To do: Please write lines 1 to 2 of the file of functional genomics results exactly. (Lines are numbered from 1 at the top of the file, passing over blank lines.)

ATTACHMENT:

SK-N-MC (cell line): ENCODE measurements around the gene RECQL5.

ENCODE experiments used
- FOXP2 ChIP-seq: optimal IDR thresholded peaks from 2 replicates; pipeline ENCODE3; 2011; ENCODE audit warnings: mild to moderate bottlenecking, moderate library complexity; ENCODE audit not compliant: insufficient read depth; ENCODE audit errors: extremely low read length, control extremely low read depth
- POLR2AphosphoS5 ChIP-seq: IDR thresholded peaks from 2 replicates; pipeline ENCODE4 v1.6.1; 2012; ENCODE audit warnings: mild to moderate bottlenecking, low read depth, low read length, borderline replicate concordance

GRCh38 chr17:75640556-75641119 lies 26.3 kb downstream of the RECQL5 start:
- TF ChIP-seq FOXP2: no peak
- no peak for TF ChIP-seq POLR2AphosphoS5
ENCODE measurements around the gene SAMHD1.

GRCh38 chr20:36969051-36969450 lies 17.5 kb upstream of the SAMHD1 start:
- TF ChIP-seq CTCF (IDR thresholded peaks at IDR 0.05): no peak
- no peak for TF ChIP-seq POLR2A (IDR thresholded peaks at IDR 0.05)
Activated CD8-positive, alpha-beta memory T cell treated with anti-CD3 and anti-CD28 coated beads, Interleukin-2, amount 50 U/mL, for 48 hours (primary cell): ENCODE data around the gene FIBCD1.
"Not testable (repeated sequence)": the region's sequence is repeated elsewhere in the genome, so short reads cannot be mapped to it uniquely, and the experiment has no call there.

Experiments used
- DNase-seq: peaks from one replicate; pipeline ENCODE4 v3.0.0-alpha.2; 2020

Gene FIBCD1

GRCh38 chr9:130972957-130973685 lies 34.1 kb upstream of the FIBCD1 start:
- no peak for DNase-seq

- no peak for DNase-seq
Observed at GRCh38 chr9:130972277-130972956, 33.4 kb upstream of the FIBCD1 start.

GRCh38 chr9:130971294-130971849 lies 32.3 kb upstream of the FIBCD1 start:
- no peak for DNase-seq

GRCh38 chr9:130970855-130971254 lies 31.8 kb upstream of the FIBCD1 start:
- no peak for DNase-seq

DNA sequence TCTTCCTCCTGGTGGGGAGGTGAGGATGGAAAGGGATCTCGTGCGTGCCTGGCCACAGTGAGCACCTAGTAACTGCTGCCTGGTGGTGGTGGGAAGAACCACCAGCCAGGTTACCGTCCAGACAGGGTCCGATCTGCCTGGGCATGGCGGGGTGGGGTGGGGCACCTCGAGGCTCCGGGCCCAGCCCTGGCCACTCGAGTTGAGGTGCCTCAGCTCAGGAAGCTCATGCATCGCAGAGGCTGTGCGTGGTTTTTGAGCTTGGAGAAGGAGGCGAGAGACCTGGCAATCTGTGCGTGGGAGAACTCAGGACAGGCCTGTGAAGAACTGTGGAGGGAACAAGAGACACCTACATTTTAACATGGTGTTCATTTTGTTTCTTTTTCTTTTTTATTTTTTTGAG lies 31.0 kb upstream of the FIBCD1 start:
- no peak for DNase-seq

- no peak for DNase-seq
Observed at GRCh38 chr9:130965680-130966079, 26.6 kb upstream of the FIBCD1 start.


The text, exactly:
SK-N-MC (cell line): ENCODE measurements around the gene RECQL5.

ENCODE experiments used